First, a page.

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Chapter 8 - Infectious Diseases

Alexander J. McAdam MD, PhD

Arlene H. Sharpe MD, PhD *

*The contributions of Dr. John Samuelson and Dr. Franz von Lichtenberg to the previous editions are gratefully acknowledged.

General Principles of Microbial Pathogenesis

Despite the availability and use of effective vaccines and antibiotics, infectious diseases remain an important cause of death in the United States and worldwide. In the United States, two of

the top 10 leading causes of death are infectious diseases (pneumonia and influenza, and septicemia).[1] Infectious diseases are particularly important causes of death among the elderly and

people with acquired immunodeficiency syndrome (AIDS), those with chronic diseases, and those receiving immunosuppressive drugs. In developing countries, unsanitary living

conditions and malnutrition contribute to a massive burden of infectious diseases that kills more than 10 million people each year. Most of these deaths are among children, especially from

respiratory and diarrheal infections.[2]


The history of infectious disease pathology is intertwined with that of microbiology. Some of the major historical events in these fields are briefly described here to provide a perspective

for the concepts of pathogenesis to be discussed later. Some important experiments that were performed in the past would not be ethically acceptable today.

Louis Pasteur and Robert Koch were pioneers in establishing the microbiologic etiology of infectious diseases. Pasteur is credited with proving that microorganisms can cause disease (the

germ theory of disease). Pasteur also created the first attenuated vaccines, including a rabies vaccine for humans in 1885. In 1882, Koch championed criteria for linking a specific

microorganism to a disease. Koch's postulates require that (1) the organism is found in the lesions of the disease, (2) the organism can be isolated as single colonies on solid media, (3)

inoculation of the organism causes lesions in experimental animals, and (4) the organism can be recovered from the experimental animal. Koch also isolated the bacteria that cause

tuberculosis (Mycobacterium tuberculosis) and anthrax (Bacillus anthracis).

Ronald Ross, an English military physician posted in India, demonstrated in 1897 that mosquitoes carry malaria. At the time, it was believed that malaria was caused by breathing the air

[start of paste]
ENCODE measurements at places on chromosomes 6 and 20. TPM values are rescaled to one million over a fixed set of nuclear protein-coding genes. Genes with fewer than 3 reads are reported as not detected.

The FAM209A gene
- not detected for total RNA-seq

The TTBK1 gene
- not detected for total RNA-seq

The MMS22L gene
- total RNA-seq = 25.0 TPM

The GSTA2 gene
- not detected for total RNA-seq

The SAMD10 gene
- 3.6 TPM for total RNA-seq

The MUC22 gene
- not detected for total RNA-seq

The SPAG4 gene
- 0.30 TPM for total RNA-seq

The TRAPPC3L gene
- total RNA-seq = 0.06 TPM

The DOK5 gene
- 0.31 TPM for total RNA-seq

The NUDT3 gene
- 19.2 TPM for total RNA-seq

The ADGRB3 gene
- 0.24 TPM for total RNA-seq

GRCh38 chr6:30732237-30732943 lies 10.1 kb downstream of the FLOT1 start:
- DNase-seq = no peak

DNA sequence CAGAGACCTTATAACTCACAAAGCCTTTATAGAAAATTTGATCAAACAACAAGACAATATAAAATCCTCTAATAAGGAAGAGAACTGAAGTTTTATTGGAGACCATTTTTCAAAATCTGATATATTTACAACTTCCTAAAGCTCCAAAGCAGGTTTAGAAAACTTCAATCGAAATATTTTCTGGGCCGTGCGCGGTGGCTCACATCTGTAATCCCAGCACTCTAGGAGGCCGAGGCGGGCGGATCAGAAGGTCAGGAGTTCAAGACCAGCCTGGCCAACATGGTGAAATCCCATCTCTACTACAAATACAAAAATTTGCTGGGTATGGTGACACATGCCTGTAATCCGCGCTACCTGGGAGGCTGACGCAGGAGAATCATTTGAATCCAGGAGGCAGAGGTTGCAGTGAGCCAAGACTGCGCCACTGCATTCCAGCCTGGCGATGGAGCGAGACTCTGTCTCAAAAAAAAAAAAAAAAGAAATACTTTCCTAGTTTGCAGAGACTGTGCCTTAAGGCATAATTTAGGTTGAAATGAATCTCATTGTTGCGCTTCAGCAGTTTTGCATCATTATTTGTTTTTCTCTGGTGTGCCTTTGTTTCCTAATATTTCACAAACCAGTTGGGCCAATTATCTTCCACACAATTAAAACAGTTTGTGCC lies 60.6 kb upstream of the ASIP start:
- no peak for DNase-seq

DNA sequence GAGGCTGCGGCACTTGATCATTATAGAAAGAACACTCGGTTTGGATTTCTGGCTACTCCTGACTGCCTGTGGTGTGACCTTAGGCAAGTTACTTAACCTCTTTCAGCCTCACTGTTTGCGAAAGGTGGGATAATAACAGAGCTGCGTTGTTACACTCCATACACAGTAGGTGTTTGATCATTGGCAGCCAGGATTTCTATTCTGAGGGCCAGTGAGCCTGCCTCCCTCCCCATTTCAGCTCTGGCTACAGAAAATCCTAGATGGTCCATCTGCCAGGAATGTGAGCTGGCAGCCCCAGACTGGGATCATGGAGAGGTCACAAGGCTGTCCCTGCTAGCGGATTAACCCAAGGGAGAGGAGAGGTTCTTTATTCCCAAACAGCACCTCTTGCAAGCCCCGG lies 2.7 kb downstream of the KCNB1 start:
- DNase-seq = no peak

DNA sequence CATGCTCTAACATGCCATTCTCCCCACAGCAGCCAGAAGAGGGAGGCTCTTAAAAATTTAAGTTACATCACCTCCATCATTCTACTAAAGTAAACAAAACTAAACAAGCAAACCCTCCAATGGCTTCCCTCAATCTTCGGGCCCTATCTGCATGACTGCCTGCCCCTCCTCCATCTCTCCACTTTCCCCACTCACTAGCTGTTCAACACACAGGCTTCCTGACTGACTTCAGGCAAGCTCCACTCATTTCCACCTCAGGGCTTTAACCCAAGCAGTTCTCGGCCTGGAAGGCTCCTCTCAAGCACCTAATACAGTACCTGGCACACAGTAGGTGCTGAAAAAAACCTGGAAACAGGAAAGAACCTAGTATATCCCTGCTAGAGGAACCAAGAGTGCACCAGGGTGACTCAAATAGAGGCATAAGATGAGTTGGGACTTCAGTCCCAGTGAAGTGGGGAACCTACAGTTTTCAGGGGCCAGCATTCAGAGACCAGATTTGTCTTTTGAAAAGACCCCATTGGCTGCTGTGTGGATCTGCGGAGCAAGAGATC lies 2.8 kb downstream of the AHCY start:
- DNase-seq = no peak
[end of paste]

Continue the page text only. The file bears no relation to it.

near swamps ("malaria" comes from the Italian for "bad air"). Ross's demonstration that Anopheles mosquitoes transmit malaria led to public health efforts to reduce malaria through

control of mosquitoes. This was successful in the United States, but malaria continues to be a major health problem in many parts of the world.

Walter Reed, an American military physician, led a team of investigators in Cuba in 1900 who demonstrated that yellow fever, like malaria, is transmitted by the bite of mosquitoes.

Military volunteers allowed themselves to be bitten by mosquitoes that had previously bitten people sick with yellow fever. Following Reed's result, Dr. James Carroll showed in 1901 that

yellow fever was caused by a virus. This was the first demonstration that a virus causes disease in humans.

F. Peyton Rous found the first evidence for an infectious cause of cancer in 1909. In 1911, Rous demonstrated that a virus causes sarcoma in chickens. Although a viral cause has not been

found for most human cancers, we now know that viruses can contribute to the development of some; such associations include human papillomaviruses and cervical cancer.

The dawn of modern microbiology, which is based on molecular genetics, came in 1944, when Oswald Avery demonstrated that transfer of DNA from virulent to avirulent Streptococcus

pneumoniae transformed the latter into a virulent phenotype. This showed that DNA is the genetic material, leading to an explosion of research in molecular genetics. Today, the entire